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Pythagorean Philosophers & Kabbalists

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This project is to showcase the dynamic exchange of ideas between the Pythagorean brotherhood and early Kabbalists.

Pythagoras and Mystic Science Dr. Daniel Farhey

Pythagoras, born on the Greek island of Samos, was initiated for the first time into the "Ancient Mysteries" of the Phoenicians and studied for about 3 years in the temples of Tyre, Sidon, and Byblos. From there, he navigated to Egypt, the source of the "Ancient Mysteries". On the road, he lingered for a while in the gulf of Haifa at a temple on Mount Carmel, Israel (after the destruction of the First Jewish Temple of Jerusalem).

In Egypt, he was initiated and studied for about 22 years. Apparently, he studied for another 13 years in Babylon as well, while he was captured on his way back from Egypt to Greece. In fact, the "Ancient Mysteries' Magi" specialized in "science" as it was perceived in those days, with the considerable influence of their "specialization" in paganism.

The sparse knowledge of the Magi and the surrounding society caused the secrecy and mysticism.

Pythagoras returned to Greece settled in Crotona and founded there the famous Pythagorean school of philosophy, mathematics, and natural sciences. People from different classes came to his school to hear his lectures. Among them, women, even though the law in those days forbade them to participate in public meetings.

The members of the brotherhood, called "Pythagoreans", lived in complete partnership, undertook to set up every new scientific discovery to the name of Pythagoras and swore to keep secret every new idea. Pythagoras and his friends in the brotherhood did not leave after them any manuscript, thus our knowledge on their theories comes from different sources. The Pythagoreans attributed special mystic and sacred qualities to numbers and geometric forms.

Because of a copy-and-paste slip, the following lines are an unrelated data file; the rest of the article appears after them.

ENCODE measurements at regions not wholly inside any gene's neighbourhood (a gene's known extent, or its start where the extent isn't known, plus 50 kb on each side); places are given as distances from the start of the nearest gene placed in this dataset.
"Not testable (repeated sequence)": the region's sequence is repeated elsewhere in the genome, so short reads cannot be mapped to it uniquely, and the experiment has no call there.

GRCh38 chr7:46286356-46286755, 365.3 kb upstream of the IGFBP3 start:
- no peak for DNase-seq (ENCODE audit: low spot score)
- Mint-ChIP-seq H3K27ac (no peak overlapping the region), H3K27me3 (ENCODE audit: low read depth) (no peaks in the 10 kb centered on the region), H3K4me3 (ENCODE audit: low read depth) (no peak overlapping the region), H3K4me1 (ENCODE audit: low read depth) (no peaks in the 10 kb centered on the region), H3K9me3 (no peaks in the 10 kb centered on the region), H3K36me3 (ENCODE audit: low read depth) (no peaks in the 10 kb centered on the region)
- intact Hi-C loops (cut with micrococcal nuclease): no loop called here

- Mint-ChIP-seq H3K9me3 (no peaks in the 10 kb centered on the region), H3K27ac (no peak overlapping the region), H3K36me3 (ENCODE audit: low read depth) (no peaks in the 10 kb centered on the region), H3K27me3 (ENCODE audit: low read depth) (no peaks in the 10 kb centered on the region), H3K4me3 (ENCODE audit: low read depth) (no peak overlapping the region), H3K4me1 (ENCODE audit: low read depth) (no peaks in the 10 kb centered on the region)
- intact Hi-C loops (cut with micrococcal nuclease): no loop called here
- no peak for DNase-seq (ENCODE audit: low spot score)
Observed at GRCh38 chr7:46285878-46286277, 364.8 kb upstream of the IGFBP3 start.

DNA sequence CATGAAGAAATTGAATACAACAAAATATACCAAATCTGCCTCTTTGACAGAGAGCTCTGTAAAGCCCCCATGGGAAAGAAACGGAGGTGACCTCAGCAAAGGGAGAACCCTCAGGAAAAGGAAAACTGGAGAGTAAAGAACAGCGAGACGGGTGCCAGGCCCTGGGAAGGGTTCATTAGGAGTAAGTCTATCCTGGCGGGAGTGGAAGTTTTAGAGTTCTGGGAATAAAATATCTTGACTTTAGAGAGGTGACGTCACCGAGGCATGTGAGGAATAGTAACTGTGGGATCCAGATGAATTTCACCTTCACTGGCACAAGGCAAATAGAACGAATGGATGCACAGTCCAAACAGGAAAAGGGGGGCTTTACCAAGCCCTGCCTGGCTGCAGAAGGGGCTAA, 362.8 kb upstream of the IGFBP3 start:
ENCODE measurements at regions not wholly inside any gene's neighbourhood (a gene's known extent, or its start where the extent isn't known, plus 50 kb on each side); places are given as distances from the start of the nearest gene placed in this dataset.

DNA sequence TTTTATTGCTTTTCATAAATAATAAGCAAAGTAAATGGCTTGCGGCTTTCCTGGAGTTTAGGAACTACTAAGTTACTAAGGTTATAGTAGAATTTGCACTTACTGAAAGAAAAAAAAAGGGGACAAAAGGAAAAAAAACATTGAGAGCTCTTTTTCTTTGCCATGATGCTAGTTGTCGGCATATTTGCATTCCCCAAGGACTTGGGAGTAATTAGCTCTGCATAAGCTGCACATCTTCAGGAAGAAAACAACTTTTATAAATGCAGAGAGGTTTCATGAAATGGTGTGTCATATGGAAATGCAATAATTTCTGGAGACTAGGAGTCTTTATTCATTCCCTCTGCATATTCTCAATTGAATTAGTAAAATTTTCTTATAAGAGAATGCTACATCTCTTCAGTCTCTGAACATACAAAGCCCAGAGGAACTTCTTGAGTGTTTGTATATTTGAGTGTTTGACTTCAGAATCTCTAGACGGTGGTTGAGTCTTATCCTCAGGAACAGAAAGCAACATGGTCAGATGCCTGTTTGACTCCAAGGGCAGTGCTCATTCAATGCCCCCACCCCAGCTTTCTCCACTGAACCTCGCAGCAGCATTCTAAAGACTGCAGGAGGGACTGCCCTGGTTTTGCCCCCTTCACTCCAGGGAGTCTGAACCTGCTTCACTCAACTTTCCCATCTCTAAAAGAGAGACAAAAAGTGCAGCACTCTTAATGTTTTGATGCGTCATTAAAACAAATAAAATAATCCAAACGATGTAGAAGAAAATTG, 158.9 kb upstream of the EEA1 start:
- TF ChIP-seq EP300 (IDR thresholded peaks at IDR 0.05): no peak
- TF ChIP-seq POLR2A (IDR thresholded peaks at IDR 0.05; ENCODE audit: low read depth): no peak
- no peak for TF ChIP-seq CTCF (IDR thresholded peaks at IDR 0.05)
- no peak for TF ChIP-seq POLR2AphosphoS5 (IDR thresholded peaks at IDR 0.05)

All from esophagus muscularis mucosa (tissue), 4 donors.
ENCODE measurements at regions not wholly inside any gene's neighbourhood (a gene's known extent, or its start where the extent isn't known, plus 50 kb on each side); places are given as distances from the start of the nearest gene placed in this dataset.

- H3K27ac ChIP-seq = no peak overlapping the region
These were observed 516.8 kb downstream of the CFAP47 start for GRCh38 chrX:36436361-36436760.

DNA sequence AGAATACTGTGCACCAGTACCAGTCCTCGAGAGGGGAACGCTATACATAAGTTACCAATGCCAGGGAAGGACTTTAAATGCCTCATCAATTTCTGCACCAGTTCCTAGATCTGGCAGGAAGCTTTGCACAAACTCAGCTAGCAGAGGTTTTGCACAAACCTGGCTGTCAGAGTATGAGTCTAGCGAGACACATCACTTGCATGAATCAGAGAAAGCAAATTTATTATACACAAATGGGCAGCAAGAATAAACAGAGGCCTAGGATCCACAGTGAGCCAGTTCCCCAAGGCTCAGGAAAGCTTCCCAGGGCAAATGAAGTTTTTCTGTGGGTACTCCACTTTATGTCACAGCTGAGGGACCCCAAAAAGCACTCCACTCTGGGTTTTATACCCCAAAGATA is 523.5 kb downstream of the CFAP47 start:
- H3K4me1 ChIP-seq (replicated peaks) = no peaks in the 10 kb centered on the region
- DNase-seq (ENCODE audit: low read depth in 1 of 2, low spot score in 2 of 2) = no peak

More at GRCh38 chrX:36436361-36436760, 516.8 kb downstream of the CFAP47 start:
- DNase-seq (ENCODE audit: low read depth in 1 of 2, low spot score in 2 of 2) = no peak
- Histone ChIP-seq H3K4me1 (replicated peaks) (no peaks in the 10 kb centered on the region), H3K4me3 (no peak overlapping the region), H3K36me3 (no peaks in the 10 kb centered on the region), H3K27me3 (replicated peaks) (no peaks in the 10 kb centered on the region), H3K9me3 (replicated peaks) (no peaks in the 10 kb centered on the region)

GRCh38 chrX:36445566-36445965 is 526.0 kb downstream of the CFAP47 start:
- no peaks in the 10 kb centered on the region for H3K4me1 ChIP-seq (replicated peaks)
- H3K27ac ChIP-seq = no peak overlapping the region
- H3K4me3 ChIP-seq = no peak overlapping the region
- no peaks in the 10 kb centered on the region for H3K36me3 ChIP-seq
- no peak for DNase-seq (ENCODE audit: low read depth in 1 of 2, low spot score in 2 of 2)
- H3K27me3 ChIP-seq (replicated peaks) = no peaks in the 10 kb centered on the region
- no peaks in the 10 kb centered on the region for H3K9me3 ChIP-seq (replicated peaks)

The "Sophists" (scholars) opposed to the first and original Pythagoreans, taught for pay and somehow abandoned the secrecy and mysticism. Hippocrates, a Pythagorean, was the principal combatant against the secrecy and published for the first time a book entitled "Principles".

Subsequently, a very famous school was founded in Alexandria, Egypt, under Pythagorean influence. After the destruction of the Second Temple of Jerusalem (332 B.C.), many Jews chased from their land escaped to Egypt and became involved in the instructional material and methods of the Pythagoreans, and especially of the "Alexandrian Pythagoreans"

After the year A.D. 415, these theories did not continue to develop in Alexandria and the principal subject for research and study was theology, while the paganism passed away with the art of science. In the year A.D. 529, all the schools in Athens were closed according to an order of the Byzantine emperor Justinian I, thus ending one of the most brilliant periods in the development of mathematics and science. . . . More

Disciples, and Followers were

Rabbis & Kabbalists

"Rabbis" and "Cabalists", known in history books of mathematics and science as outstanding inventors and developers.